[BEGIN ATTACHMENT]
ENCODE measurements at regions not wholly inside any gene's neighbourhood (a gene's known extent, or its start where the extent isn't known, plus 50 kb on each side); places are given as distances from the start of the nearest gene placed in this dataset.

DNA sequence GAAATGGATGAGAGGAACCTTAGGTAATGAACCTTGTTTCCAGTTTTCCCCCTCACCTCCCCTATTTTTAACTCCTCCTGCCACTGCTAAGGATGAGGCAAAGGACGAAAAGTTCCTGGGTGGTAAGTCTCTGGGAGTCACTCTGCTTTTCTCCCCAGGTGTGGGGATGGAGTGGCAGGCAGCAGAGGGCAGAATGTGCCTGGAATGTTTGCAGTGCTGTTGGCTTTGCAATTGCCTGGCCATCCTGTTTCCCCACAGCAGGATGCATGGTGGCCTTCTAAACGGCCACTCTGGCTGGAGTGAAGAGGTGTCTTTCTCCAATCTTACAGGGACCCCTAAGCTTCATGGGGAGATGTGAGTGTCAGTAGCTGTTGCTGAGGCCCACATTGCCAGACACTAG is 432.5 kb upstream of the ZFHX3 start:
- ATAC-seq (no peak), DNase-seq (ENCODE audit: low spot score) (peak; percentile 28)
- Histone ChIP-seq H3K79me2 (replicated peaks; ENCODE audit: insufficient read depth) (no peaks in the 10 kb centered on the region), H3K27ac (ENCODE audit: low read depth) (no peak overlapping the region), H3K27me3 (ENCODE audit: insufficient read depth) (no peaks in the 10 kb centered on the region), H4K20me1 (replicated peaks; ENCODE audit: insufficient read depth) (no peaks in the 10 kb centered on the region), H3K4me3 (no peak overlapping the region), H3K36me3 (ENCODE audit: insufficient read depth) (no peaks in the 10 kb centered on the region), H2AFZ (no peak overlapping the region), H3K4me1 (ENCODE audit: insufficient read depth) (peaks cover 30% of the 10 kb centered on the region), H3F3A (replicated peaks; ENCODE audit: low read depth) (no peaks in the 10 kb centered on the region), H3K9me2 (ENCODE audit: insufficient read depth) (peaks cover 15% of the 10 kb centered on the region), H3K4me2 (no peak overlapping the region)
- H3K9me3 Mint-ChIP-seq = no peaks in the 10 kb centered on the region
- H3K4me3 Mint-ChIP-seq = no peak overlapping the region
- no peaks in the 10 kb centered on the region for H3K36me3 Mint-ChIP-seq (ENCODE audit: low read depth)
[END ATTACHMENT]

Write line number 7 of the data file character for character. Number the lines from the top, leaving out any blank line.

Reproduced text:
- no peaks in the 10 kb centered on the region for H3K36me3 Mint-ChIP-seq (ENCODE audit: low read depth)